Home News and Features Flood Ravaged Roads, Property in Berlin

Flood Ravaged Roads, Property in Berlin

Flood-damaged items piled outside one of the homes in the Berlin Mobile Home Park on July 22. Photo by John Lazenby

Last month’s flood destroyed 34 Berlin mobile homes, flooded several commercial properties in Berlin on the Barre-Montpelier Road, and caused about $500,000 in road damage, according to  Acting Town Administrator Ture Nelson.

A major culvert was washed out on Paine Turnpike between Fisher Road and the State Police barracks that will cause the road to be closed for an extended time, Nelson said. A total of 17 roads in Berlin needed repair due to the flood, he said.

At the Berlin Mobile Home Park, 28 homes have been condemned by the state, while six mobile homes were condemned at River Run Manor, Nelson said. Condemnation may help the owners get faster and larger awards from FEMA.

Kathy Smith of Bolton sorts through flood damage in her mother’s house at the Berlin Mobile Home Park on July 22. Photo by John Lazenby
Flood damage was minimal at Weston’s Mobile Home Park on Route 12 in Berlin, which was hit hard by Tropical Storm Irene. Many of the mobile homes there had been raised a bit higher after Irene, Nelson said.

On the Barre-Montpelier Road, the overflowing Stevens Branch “created parking lot damage and physical damage, and destroyed fixtures and inventory,” Nelson said.

All of the stores in the Big Lots shopping plaza were badly flooded with up to four feet of water. The stores there include Big Lots, JoAnn Fabrics, Bouchard-Pierce appliances, Advance Auto Parts, Fringe Salon, Mattress Firm, Snap Fitness, and China Moon Buffet. Workers were busy clearing out those stores last week.

At least one store, Bouchard Pierce, will not open in the same location. An employee at the firm’s Essex location said it was unknown whether another central Vermont branch would be opened at some time in the future.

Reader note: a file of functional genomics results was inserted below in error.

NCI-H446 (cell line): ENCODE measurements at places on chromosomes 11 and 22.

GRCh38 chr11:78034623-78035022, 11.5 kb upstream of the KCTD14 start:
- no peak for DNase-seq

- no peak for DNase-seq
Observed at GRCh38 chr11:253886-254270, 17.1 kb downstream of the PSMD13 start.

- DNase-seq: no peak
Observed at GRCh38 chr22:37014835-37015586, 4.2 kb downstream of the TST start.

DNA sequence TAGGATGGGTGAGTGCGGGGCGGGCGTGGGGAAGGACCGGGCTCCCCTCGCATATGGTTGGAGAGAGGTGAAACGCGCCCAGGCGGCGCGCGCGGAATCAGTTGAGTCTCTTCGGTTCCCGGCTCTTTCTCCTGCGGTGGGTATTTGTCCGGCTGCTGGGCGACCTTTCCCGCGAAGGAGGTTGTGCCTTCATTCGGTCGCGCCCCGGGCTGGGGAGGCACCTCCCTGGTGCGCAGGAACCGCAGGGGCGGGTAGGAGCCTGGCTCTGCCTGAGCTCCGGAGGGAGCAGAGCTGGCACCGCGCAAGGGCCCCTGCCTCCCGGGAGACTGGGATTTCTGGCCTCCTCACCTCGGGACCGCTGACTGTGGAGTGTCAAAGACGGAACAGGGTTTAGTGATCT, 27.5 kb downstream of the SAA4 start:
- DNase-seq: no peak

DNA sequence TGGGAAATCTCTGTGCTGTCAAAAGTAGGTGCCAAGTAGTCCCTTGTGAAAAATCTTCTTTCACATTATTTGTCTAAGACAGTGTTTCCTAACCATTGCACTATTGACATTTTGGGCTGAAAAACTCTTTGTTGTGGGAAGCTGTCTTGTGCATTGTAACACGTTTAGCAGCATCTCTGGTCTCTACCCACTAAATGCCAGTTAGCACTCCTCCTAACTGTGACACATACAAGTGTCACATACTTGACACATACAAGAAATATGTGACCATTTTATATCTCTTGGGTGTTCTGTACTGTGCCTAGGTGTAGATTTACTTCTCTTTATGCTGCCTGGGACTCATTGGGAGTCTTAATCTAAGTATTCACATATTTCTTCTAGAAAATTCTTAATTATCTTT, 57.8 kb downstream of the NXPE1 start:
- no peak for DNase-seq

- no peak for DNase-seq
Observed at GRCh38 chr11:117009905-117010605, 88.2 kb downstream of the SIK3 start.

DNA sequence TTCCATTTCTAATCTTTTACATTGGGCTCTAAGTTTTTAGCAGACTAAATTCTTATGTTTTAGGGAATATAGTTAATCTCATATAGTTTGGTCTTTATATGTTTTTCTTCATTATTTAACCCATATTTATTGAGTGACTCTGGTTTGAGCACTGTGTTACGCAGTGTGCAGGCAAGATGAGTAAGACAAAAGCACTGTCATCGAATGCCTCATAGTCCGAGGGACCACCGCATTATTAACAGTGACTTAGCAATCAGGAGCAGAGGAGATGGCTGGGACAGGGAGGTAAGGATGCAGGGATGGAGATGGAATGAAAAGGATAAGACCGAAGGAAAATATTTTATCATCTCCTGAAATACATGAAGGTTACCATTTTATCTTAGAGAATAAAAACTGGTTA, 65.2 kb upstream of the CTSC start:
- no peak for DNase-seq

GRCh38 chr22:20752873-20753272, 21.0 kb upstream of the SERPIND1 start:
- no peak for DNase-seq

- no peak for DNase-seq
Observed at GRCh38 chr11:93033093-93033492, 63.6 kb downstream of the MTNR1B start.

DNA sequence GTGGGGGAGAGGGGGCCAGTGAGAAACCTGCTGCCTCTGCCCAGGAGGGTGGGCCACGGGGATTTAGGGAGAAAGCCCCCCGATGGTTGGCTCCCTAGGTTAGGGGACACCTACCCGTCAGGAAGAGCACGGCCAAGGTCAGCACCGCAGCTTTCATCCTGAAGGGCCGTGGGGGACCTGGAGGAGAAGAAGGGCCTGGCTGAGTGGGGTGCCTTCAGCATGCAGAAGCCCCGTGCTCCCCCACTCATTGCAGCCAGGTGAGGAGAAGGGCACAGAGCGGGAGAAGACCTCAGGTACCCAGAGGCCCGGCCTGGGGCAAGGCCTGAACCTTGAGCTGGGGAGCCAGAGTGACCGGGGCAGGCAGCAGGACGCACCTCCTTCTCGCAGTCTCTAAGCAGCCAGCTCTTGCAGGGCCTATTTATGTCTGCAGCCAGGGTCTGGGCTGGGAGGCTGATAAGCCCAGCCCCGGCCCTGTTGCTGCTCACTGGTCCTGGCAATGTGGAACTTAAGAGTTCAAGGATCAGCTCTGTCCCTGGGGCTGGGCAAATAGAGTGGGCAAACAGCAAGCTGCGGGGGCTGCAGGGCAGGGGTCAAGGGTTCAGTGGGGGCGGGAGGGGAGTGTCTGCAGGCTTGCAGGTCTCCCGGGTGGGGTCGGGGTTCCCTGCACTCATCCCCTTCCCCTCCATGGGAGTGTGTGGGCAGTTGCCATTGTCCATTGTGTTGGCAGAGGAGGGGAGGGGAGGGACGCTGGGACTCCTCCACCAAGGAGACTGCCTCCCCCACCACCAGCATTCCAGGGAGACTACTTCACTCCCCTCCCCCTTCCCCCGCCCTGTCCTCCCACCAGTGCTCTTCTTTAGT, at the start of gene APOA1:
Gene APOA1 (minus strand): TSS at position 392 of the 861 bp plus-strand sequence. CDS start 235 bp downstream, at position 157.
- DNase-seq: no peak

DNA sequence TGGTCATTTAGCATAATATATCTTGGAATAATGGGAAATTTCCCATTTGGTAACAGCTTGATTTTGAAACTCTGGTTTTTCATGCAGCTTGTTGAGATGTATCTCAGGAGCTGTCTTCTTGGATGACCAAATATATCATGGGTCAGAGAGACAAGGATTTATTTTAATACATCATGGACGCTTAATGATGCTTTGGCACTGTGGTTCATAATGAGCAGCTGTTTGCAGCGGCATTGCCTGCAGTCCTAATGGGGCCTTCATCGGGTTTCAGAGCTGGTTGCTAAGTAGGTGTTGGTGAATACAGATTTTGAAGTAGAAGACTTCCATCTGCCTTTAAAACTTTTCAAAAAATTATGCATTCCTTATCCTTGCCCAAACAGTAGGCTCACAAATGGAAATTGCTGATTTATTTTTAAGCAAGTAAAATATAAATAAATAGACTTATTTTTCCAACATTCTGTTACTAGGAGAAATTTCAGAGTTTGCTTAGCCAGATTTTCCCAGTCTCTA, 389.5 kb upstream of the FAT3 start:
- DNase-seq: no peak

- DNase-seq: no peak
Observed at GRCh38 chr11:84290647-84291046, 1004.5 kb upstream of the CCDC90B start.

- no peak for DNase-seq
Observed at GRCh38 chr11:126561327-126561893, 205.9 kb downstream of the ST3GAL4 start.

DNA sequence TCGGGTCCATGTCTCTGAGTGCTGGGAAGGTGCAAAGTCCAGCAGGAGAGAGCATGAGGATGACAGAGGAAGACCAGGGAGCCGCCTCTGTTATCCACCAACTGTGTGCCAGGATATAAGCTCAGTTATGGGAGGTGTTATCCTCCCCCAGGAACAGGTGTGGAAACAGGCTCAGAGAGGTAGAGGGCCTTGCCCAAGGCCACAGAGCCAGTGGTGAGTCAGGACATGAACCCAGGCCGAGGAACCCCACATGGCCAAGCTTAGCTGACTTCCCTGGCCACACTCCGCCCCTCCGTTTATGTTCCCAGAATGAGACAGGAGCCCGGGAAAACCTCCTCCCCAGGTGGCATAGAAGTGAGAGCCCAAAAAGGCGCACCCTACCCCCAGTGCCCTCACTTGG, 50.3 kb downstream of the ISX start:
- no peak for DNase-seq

Nelson said other commercial properties on the Barre-Montpelier Road that were flooded included Thomas Hometown at the old Sears location (they are open again now), and Formula Nissan, which saw cars damaged. In addition, several single-family homes scattered around town were flooded and suffered basement and foundation issues, Nelson said.

Tom Badowski, Berlin’s assistant town administrator and zoning administrator, said property owners who were flooded will have to follow the same national flood rules that have been an issue of public discussion in Montpelier. In essence, owners of flooded properties replacing any destroyed heating system or electrical panel have to install replacements above the local flood elevation level.

“For property owners to participate in the national flood insurance program, new town flood regulations had to be adopted,” he said. Berlin adopted its rules in 2019. Badowski said his sense was that many commercial properties had already moved heating and cooling systems above flood elevation level.

Berlin is working on a plan to build a new town center on land near the Berlin Mall, property that is not subject to flooding. Nelson said the town is “pursuing the plan 100%, even more now after this flood.”

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